Optionally, sensor 44 comprises a miniaturized ultrasound transducer, which is implanted in proximity to bladder 36. Signals from the transducer are conveyed to control unit 22 for analysis, particularly so as to enable the control unit to estimate the urine volume within the bladder. When the bladder is empty, there is no need to actuate electrodes 27 and 29, even when a transient increase in the electromyogram (EMG) signal, would otherwise indicate an increased probability of imminent incontinence. Alternatively, the EMG signal itself may be analyzed to gain an indication of the urine volume in the bladder, since when the bladder is full, the average EMG activity typically increases.
  • [0035]
    The CPU is preferably programmed to distinguish between incontinence-related patterns and other signal patterns not associated with incontinence, such as signals generated when patient 31 wishes to pass urine voluntarily. Preferably, the CPU gathers long-term statistical information regarding the EMG and the signals from the other sensors, and analyzes the information to "learn" common signal patterns that are characteristic of patient 31. The learned patterns are used in refining decision criteria used by the CPU in determining whether or not to apply waveforms to the electrodes.
  • (ii) simulation of a typical EMG
  • [0036]
    Fig. 6 is a graph that schematically illustrates results of a simulation experiment, in accordance with a preferred embodiment of the present invention, including a simulated EMG signal 100 of a woman suffering from incontinence. A variable, adaptive threshold level 102 is marked on the graph. Over the course of several hours, as the woman's bladder fill level increases, the average level of EMG signal 100 increases accordingly. In this example, threshold level 102 is computed so as to increase as a function of the average EMG. Alternatively or additionally, threshold level 102 and a plurality of other time-varying detection parameters are calculated as functions of other features of the EMG signal or of other aspects of the woman's condition (particularly as measured by sensors 44, 76 and 78 (Fig. 4)), and are used separately or in combination in determining whether to apply stimulation to inhibit involuntary urine flow. Adaptive threshold level 102 enables five possible incidents of incontinence, marked by excursions 104 of signal 100 over level 102, to be detected reliably, with a low false alarm rate. On the other hand, if a fixed threshold level 106 is used, as is known in the art, a number of EMG excursions 104 are missed, and the false alarm rate is high.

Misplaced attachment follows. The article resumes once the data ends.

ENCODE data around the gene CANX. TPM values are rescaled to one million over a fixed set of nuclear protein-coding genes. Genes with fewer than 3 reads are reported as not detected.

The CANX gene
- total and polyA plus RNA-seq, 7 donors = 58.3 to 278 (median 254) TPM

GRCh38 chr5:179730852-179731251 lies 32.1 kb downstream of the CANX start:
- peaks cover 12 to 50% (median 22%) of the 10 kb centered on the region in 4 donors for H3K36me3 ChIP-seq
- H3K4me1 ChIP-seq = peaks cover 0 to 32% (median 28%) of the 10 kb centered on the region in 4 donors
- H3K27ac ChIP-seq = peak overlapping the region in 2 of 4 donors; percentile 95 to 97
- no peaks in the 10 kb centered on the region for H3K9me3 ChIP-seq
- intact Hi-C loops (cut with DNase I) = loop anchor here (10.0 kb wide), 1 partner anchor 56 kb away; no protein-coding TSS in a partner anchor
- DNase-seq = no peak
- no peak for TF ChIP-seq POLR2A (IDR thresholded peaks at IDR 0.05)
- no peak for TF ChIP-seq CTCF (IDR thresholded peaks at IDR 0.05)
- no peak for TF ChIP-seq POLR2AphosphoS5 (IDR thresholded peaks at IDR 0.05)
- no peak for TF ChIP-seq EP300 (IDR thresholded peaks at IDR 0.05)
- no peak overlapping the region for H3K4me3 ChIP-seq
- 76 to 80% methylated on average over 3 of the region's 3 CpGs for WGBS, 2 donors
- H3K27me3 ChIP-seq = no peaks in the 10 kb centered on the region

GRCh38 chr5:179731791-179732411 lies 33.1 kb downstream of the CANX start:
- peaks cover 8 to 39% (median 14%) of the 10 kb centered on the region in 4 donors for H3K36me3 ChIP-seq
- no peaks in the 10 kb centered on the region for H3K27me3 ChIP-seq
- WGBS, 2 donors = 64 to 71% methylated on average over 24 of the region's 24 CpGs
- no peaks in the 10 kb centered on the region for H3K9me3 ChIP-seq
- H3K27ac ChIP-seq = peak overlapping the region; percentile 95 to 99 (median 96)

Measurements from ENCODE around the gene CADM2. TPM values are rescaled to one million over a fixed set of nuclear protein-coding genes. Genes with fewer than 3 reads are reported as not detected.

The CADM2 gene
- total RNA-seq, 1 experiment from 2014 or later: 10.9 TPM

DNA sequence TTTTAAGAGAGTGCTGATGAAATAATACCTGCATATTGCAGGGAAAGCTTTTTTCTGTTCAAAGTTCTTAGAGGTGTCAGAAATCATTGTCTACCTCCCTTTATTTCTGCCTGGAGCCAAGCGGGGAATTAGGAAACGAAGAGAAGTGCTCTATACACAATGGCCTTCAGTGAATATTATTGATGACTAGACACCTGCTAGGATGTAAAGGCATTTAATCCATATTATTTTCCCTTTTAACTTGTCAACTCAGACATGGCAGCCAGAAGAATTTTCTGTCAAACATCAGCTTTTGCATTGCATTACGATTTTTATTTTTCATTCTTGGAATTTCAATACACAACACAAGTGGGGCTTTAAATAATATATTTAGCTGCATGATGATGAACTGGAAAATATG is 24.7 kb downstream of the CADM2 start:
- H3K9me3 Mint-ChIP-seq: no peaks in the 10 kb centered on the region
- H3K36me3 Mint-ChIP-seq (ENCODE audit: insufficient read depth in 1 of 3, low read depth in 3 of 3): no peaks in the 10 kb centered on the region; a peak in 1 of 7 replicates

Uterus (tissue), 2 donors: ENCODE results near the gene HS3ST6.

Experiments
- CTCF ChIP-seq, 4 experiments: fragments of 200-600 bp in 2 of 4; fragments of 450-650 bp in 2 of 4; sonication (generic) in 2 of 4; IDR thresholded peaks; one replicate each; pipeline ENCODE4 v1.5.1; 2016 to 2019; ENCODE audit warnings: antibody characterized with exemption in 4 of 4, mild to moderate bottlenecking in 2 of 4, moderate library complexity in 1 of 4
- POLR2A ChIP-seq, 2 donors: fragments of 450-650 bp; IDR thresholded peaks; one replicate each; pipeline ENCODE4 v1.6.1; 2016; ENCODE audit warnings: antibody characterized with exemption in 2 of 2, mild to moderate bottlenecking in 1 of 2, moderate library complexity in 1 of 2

• (iii) experimentally measured EMG signals: distinguishing incontinence from voluntary voiding
  • [0037]
    Fig. 7 includes graphs 110 and 112 that schematically illustrate experimental measurements made before, during and after voluntary voiding of urine, in accordance with a preferred embodiment of the present invention. Graph 112 is a continuation in time of graph 110. The upper trace in both graphs illustrates urine flow, wherein the beginning and end of voluntary flow are marked by arrows. The lower trace illustrates measured EMG signals.
  • [0038]
    In a period preceding voiding, an EMG signal 114 shows substantial high-frequency activity, which is generally indicative of a full bladder. High-frequency spikes in signal 114 (of which none appear in Fig. 7) would be interpreted by CPU 52 as signs of imminent incontinence, leading to actuation of pulse generator 54. On the other hand, voluntary voiding is preceded by an EMG signal 116, in which there is a large but gradual increase in the signal level. Signal 116 is associated with voluntary activation of the pelvic floor muscles for the purpose of passing urine from the bladder, as is a later signal .118 during voiding. Therefore, CPU 52 analyzes not only the level of the EMG signals, but also a rate of change of the signals, in order to distinguish between voluntary and involuntary contractions of the pelvic muscles. When the rate of change is characteristic of voluntary voiding, no stimulation is applied by pulse generator 54.
  • [0039]
    Fig. 8 (not to scale) includes two graphs, showing: (a) data recorded during a series of periods A, B, C and D, representing stages before, during, and after urination, and (b) preferred times with respect to these periods for activation of pulse generator 54 in order to inhibit urge incontinence, in accordance with a preferred embodiment of the present invention. Bladder pressure data 140 and EMG data 150 shown in Fig. 8 are based on text and a figure in the above-referenced book, Urinary Incontinence (p. 35), which describes the voluntary voiding of a healthy adult human female subject. Preferably, inputs to control unit 22 include the EMG data and bladder pressure data, to enable the control unit to determine an appropriate time to activate the pulse generator.
  • [0040]